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Earthquake Magnitude 6.7 - Kepulauan Mentawai, Indonesia

Image
© US Geological Survey
Date-Time:
Sunday, August 16, 2009 at 07:38:25 UTC

Sunday, August 16, 2009 at 02:38:25 PM at epicenter

Location:
1.397°S, 99.473°E

Depth:
44.8 km (27.8 miles)

Region:
Kepulauan Mentawai, Indonesia

Distances:
110 km (70 miles) WSW of Padang, Sumatra, Indonesia

305 km (190 miles) SW of Pekanbaru, Sumatra, Indonesia

560 km (345 miles) SSW of KUALA LUMPUR, Malaysia

960 km (600 miles) WNW of JAKARTA, Java, Indonesia

Footprints

More Steig Disrespect: Common Decency Goes a Long Way

Here is another tone-deaf incident involving the activist wing of the climate science community that has the effect of making the entire enterprise look corrupt. The short story is that a professor from Ohio State found an error in a paper on Antarctic temperature trends in Nature. He published his analysis of the error on the blog Climate Audit and sent a gracious note to the authors letting them know of his discovery.

What did the authors do? They turned around and submitted the correction to Nature as their own work, and then had it published under their own names without so much as an acknowledgment to the Ohio State professor who actually did the work and made the discovery of the error. In academia this sort of behavior is called plagiarism, pure and simple.

Extinguisher

The climate science credit crunch

Climate Credit Crunch
© unknown

Steve McIntyre at Climate Audit has a very interesting discussion on the giving of credit.

Update: Roger Pielke Jr. blogs on this in rather frank terms:
The short story is that a professor from Ohio State found an error in a paper on Antarctic temperature trends in Nature. He published his analysis of the error on the blog Climate Audit and sent a gracious note to the authors letting them know of his discovery.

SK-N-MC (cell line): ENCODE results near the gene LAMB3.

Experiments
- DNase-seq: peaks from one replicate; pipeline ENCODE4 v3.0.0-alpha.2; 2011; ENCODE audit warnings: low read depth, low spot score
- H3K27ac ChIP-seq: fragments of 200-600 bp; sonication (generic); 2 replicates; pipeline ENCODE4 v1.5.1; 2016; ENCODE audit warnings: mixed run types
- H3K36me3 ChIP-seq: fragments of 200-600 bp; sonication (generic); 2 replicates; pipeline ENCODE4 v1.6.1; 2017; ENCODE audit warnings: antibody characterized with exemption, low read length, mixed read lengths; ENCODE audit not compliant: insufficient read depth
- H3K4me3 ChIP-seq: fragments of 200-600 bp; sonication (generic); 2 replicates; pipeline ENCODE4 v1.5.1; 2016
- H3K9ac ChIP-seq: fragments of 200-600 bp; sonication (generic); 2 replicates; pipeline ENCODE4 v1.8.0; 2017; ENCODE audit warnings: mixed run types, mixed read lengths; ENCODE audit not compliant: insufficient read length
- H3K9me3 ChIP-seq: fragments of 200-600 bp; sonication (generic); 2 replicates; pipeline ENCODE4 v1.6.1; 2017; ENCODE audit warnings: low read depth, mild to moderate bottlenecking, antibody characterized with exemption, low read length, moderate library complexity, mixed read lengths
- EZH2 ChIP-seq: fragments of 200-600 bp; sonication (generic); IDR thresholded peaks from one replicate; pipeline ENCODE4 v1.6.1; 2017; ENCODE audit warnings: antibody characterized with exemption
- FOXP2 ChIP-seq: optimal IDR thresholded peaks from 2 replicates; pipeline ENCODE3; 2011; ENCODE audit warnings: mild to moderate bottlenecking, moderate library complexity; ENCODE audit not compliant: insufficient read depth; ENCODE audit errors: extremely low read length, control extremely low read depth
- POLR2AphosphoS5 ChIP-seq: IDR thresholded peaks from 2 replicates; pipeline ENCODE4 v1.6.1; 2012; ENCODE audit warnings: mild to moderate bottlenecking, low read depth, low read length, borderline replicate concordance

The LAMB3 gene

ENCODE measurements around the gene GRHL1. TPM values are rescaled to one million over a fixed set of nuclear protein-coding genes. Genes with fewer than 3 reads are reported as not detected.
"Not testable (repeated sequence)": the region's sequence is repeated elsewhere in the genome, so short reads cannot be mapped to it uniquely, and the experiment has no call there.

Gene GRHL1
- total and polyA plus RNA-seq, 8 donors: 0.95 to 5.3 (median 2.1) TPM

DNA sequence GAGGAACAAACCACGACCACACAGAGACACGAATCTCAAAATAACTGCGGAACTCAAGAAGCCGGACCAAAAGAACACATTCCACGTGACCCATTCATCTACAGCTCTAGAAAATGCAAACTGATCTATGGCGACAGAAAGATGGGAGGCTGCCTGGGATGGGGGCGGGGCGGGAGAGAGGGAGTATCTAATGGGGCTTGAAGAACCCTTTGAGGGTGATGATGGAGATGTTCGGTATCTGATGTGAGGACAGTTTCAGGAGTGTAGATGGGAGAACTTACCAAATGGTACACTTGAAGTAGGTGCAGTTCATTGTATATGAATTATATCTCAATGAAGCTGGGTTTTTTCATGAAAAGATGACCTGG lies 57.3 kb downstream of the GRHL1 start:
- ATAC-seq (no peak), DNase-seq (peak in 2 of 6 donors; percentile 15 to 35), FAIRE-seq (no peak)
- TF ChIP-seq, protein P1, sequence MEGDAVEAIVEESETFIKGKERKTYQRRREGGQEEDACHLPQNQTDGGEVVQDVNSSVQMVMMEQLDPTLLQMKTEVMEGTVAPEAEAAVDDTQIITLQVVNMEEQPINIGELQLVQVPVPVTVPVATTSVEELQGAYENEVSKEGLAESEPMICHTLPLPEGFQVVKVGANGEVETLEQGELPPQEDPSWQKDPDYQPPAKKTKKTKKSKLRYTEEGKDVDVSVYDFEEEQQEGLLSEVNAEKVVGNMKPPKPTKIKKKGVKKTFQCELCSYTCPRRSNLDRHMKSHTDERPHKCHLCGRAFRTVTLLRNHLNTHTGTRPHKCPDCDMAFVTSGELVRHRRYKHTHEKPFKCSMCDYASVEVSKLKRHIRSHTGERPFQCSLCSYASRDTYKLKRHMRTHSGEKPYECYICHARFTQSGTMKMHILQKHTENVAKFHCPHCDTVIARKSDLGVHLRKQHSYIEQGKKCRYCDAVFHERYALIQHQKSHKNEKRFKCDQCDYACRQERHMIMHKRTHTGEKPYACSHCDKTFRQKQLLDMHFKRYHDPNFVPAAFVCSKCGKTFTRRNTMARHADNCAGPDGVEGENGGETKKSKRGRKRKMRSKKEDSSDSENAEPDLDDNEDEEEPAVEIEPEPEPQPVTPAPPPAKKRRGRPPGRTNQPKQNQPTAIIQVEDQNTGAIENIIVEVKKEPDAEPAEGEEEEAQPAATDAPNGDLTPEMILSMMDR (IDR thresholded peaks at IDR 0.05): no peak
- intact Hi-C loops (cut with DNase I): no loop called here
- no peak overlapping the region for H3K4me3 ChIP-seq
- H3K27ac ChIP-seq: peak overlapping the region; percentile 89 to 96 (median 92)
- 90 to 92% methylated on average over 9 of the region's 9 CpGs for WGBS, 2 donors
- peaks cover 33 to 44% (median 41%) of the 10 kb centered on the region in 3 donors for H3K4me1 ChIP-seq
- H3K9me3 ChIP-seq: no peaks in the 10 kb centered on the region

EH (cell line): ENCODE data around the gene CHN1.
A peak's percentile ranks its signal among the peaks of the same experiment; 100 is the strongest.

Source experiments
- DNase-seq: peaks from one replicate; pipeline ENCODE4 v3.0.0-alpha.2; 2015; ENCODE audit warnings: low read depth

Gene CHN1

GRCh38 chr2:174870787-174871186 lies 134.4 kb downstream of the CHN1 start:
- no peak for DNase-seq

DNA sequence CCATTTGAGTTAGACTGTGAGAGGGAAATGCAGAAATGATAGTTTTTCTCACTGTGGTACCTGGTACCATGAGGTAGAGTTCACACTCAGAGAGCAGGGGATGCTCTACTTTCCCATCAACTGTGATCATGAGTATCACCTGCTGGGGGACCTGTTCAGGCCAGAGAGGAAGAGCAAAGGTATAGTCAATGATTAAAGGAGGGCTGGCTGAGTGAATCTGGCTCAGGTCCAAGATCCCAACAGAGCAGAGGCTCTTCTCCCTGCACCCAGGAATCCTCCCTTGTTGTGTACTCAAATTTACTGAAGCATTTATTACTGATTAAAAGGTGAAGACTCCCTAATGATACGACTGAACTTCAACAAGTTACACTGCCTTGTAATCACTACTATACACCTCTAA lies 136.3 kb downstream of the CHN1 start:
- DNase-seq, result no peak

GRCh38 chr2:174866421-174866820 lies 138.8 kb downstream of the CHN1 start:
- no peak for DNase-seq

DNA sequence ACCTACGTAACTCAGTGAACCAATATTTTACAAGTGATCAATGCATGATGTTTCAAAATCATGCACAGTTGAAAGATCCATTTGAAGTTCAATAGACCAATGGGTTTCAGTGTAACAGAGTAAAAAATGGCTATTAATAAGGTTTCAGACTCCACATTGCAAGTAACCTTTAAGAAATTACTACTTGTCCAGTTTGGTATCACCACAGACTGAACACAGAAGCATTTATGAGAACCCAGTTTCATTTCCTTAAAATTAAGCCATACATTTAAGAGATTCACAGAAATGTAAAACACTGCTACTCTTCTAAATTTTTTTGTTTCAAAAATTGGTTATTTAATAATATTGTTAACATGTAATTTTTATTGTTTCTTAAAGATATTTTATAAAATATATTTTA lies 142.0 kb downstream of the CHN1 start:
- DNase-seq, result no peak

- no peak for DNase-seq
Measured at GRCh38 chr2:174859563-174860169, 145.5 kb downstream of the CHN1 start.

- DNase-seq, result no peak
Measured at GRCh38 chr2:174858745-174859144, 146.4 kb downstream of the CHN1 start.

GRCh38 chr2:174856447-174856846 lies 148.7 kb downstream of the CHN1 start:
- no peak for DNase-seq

What did the authors do? They turned around and submitted the correction to Nature as their own work, and then had it published under their own names without so much as an acknowledgment to the Ohio State professor who actually did the work and made the discovery of the error.

Control Panel

Changing Perilous Assumptions to Suit the Analysis

In 2007 Michael Mann and colleagues published a paper (PDF) critical of work suggesting an undercount in storms from historical records, claiming that it was "perilous" to assume that there is a "fixed" relationship between landfalling and total hurricanes in the Atlantic basin:
Of course, estimation of undercount based on the assumption of a fixed relationship between total TC counts and the number of landfalling storms is perilous. Such an approach assumes, in particular, that the large-scale atmospheric steering which determines the trajectories of TCs once they've formed is constant, when there is in fact strong evidence that it is highly variable over time . . .
Now Mann and another set of colleagues (PDF) make what appears to be the exact opposite assumption in a paper just out in Nature, that landfalls are "in rough proportion" to overall basin activity:
We compared the sediment-based record against the above statistical estimate of basin-wide tropical cyclone activity (Fig. 3), guided by a working assumption that an appropriately weighted composite of regional landfalling hurricane activity varies, at multidecadal and longer timescales, in rough proportion to basin-wide tropical cyclone activity.

Bulb